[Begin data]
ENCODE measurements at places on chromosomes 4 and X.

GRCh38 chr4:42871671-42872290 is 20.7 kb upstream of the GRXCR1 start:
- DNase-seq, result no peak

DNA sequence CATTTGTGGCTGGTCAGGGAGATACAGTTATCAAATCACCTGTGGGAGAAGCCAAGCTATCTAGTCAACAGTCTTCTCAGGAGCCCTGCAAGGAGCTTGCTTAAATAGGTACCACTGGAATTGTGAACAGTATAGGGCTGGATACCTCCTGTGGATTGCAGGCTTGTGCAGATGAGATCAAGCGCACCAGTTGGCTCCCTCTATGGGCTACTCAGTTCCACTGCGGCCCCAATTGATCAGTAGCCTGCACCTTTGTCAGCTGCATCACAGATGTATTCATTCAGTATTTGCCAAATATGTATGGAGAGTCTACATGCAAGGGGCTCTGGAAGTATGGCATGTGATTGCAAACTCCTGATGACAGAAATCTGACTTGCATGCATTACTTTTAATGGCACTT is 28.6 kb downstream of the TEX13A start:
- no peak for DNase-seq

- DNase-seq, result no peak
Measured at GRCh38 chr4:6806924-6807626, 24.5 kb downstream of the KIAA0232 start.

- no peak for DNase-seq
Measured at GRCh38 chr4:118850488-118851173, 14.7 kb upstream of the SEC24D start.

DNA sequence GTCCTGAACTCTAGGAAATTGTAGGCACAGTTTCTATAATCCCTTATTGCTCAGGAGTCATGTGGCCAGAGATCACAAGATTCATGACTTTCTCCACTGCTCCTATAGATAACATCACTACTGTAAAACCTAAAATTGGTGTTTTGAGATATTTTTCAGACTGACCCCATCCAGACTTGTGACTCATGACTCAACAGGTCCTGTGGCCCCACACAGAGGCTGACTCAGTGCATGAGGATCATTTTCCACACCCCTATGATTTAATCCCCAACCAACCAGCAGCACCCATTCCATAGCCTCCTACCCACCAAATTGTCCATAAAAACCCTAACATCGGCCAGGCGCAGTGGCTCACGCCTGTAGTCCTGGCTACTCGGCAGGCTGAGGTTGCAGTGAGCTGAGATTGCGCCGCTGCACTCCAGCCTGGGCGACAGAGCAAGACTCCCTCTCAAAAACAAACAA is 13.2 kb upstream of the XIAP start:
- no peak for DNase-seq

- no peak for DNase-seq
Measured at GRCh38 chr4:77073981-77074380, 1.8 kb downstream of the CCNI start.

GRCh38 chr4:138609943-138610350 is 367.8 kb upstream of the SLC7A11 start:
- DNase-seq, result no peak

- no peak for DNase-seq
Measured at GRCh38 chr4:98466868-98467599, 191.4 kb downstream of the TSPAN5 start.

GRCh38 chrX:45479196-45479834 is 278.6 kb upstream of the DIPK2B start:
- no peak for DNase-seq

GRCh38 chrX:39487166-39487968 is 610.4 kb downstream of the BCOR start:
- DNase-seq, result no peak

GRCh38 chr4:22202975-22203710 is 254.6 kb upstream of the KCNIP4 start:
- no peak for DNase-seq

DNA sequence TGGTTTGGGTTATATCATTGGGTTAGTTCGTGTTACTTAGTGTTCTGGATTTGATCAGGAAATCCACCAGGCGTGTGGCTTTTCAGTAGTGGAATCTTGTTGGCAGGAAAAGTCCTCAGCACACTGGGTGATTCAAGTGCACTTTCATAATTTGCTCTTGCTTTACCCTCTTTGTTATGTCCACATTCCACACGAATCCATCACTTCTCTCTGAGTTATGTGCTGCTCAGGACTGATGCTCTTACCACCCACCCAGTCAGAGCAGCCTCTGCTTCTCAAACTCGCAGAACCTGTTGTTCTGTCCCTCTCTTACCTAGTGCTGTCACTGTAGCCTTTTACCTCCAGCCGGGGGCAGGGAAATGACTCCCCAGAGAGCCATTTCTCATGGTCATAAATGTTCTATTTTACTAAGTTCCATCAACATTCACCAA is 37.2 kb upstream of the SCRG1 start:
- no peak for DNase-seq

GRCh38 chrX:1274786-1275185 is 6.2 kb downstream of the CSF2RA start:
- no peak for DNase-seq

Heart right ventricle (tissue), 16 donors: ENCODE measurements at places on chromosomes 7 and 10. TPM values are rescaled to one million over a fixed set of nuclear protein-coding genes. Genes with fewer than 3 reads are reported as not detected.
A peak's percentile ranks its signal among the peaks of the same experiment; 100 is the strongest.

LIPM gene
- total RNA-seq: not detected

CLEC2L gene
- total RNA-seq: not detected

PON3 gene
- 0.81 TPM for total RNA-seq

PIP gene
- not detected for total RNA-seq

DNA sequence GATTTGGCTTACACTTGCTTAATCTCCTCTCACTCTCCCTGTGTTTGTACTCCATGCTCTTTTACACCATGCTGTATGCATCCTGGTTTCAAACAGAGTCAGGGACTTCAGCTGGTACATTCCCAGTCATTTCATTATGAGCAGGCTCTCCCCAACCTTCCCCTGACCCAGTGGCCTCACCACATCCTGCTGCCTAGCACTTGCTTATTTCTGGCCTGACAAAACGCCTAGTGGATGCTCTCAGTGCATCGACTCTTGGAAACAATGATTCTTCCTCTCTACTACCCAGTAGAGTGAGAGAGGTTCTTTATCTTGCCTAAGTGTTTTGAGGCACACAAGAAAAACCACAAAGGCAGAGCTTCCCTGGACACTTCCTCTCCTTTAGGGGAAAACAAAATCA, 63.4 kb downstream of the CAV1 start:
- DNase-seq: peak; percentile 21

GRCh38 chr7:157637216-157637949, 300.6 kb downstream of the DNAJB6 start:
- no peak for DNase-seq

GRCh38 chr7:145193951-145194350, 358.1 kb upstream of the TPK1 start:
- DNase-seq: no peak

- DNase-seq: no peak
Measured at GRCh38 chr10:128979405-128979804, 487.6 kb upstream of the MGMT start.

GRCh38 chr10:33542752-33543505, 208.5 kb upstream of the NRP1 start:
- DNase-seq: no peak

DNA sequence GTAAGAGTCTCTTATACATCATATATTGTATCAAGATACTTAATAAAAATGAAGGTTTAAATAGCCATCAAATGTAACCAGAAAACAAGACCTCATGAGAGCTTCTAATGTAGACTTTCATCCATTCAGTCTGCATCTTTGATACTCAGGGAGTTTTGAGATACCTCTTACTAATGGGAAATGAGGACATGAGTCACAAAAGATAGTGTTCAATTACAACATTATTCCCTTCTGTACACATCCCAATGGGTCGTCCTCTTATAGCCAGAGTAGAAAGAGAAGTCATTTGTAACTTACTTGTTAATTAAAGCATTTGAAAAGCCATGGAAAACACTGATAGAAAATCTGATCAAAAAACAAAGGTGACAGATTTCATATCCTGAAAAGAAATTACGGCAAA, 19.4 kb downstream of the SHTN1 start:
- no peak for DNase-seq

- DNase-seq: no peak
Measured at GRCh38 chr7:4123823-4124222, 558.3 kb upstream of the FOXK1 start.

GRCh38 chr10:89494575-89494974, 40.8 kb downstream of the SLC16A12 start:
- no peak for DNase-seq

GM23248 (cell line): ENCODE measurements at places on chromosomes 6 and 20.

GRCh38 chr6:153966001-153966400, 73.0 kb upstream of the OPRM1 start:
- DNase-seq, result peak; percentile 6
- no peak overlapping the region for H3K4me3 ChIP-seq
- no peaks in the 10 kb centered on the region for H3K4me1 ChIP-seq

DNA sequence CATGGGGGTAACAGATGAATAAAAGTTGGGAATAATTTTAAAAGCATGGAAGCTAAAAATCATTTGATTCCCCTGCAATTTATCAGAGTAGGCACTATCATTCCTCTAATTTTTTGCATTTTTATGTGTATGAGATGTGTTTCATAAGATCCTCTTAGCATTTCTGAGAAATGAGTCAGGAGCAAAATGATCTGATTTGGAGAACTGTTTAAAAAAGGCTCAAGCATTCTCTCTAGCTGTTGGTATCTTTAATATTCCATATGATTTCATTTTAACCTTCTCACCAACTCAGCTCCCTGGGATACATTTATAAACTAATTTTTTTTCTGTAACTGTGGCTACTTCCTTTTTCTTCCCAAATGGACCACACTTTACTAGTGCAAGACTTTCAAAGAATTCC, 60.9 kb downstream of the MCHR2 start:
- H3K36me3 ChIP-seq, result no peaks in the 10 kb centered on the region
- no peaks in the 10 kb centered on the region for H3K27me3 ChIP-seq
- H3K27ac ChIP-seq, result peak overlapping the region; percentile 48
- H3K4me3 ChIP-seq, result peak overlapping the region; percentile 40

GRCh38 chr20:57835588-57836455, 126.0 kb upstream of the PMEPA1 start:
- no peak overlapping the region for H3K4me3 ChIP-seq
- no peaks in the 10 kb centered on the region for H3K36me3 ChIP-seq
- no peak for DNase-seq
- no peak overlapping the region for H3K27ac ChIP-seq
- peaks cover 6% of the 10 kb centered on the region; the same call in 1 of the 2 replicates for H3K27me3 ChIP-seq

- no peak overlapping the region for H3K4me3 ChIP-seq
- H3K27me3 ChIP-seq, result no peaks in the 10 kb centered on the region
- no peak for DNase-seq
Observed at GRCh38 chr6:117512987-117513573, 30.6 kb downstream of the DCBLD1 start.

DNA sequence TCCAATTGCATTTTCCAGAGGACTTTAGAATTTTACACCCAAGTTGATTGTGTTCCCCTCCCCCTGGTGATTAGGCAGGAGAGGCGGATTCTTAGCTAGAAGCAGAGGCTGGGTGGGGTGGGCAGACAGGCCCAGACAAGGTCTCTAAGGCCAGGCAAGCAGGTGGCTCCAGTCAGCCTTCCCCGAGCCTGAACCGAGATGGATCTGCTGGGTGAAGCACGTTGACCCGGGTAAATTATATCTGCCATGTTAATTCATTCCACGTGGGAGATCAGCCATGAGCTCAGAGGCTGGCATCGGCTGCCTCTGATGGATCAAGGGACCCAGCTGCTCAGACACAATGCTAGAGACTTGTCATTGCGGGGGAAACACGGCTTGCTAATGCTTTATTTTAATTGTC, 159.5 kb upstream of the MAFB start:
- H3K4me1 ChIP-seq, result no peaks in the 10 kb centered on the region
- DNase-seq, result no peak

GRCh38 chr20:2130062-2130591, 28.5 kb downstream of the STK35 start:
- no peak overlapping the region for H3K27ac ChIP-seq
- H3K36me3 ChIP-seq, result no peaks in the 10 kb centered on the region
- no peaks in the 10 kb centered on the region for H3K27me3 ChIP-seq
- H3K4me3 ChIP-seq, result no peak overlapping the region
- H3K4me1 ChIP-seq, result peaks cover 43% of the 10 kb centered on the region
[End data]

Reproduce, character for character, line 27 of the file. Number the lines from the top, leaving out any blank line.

- no peak for DNase-seq